Even the news was a business. As Americans streamed into cities from small towns and overseas, journalists realized the economic potential. If half of Boston's citizens would buy a newspaper three times a week, a publisher could become a millionaire.
The Linotype machine, invented in 1883, allowed for much faster printing of many more papers. The market was there. The technology was there. All that was necessary was a group of entrepreneurs bold enough to seize the opportunity. The result was an American revolution in print.
Anybody with a modest sum to invest could buy a printing press and make newspapers. The trick was getting people to buy them.
The modern American newspaper took its familiar form during the Gilded Age. To capitalize on those who valued Sunday leisure time, the Sunday newspaper was expanded and divided into supplements. The subscription of women was courted for the first time by including fashion and beauty tips. For Americans who followed the emerging professional sports scene, a sports page was added.
"Dorothea Dix," actually Elizabeth Gilmer, became the nation's first advice columnist for the New Orleans Picayune in 1896. To appeal to those completely disinterested in politics and world events, Charles Dana of the >New York Sun invented the human-interest story. These articles often retold a heart-warming everyday event like it was national news.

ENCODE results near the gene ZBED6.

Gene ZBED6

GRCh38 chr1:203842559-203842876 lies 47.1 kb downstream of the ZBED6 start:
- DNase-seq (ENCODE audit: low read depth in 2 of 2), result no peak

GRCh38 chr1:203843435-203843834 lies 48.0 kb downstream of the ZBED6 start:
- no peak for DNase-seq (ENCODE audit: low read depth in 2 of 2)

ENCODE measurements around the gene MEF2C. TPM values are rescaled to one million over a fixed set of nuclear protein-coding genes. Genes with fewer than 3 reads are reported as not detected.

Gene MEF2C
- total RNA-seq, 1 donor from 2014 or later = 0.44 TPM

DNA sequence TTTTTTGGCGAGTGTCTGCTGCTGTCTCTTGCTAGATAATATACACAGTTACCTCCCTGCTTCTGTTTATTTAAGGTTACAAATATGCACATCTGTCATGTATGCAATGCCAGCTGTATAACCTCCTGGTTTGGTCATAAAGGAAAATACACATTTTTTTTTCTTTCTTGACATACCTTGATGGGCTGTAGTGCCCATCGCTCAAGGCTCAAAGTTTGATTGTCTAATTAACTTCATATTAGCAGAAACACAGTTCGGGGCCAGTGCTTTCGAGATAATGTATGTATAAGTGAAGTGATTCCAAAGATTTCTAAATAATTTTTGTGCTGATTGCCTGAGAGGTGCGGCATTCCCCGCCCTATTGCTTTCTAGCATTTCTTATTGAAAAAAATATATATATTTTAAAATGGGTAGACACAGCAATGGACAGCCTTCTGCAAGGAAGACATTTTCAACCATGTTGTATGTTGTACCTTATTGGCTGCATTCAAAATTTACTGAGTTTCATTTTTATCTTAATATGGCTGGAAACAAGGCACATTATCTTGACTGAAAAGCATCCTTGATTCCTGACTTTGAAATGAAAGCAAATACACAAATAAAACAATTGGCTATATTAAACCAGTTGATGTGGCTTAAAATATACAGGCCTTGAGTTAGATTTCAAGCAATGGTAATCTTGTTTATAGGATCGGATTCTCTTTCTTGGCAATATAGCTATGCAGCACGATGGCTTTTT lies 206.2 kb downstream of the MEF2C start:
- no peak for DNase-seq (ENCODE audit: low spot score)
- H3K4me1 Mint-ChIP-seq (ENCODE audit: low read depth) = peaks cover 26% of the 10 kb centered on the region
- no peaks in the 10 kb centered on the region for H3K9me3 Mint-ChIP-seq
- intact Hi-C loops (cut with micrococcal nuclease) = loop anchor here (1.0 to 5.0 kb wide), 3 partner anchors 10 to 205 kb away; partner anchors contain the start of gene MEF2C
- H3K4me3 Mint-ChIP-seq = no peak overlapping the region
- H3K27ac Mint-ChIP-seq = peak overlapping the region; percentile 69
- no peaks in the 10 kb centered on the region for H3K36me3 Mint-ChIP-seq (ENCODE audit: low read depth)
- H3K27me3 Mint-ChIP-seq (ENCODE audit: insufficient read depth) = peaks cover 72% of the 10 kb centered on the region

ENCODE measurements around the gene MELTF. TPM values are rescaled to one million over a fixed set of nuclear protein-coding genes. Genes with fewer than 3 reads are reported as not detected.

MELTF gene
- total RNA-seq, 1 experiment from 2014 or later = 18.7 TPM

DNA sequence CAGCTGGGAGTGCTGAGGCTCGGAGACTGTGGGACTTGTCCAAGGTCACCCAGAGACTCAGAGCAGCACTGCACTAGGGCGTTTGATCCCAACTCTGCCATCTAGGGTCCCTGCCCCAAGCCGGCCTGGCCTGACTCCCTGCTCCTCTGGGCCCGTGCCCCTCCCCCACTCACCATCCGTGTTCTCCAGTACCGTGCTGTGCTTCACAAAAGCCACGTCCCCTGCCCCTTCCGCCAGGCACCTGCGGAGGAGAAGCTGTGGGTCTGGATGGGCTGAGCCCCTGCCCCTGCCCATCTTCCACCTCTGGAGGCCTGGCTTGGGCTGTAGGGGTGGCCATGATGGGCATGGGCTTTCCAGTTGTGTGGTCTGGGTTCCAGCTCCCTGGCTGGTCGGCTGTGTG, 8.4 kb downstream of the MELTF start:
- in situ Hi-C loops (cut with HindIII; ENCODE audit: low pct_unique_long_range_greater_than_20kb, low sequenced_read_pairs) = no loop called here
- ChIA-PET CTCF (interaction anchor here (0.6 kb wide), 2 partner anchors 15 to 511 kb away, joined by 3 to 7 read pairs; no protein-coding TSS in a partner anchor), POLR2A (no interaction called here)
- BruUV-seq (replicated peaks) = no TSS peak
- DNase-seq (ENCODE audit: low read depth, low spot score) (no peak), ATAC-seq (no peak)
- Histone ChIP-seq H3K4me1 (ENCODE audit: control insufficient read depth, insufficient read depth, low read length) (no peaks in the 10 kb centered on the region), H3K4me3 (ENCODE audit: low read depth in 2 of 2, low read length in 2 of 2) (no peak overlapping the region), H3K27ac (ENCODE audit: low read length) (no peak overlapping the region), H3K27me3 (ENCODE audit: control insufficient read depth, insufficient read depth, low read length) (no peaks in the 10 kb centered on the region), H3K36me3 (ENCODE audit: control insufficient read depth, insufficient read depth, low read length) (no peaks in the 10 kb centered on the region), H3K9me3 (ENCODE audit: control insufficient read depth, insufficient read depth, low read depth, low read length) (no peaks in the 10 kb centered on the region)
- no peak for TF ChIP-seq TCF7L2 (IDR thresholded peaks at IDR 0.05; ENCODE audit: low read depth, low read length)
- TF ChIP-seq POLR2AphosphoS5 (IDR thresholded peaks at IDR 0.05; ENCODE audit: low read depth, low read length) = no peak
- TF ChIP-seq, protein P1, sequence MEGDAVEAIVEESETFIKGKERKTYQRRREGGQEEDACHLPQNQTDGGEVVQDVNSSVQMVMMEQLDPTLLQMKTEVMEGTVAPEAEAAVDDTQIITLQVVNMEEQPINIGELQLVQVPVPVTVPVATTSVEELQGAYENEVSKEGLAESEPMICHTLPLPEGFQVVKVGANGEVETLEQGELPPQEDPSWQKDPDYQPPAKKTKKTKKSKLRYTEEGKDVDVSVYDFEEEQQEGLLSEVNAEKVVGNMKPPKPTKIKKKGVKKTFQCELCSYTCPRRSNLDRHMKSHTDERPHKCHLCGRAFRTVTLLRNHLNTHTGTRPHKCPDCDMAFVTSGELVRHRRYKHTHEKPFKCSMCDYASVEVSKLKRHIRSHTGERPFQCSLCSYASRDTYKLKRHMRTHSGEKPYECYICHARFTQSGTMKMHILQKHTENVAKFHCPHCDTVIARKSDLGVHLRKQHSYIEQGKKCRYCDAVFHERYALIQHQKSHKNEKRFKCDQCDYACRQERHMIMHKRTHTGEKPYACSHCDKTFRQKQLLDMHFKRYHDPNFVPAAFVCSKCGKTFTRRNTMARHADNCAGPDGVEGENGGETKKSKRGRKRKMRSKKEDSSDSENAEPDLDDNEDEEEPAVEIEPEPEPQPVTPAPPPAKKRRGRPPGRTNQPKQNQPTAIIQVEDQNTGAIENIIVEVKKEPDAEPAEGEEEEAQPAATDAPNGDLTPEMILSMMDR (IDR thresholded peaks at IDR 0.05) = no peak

The competition was fierce, especially in New York. The two titans of American publishing were Joseph Pulitzer of the New York World and William Randolph Hearst of the New York Journal. These men stopped at nothing to increase their readership. If a news story was too boring, why not twist the facts to make it more interesting? If the truth was too bland, why not spice it up with some innocent fiction? If all else failed, the printer could always increase the size of the headlines to make a story seem more important.
This kind of sensationalism was denounced by veteran members of the press corps. Labeled yellow journalism by its critics, this practice was prevalent in late-19th century news. At its most harmless, it bent reality to add a little extra excitement to everyday life. At its most dangerous, it fired up public opinion to start a war with Spain.
Nevertheless, as a business strategy, it worked. Pulitzer increased the daily circulation of the Journal from 20,000 to 100,000 in one year. By 1900, it had increased to over a million.
The print revolution affected books and magazines as well. The total number of books in print increased fourfold from 1880 to 1917. Magazines such as the Saturday Evening Post and Ladies' Home Journal reached a broader audience than any previous magazine. America was becoming more populous, more literate, and, as a result of the print revolution, better informed.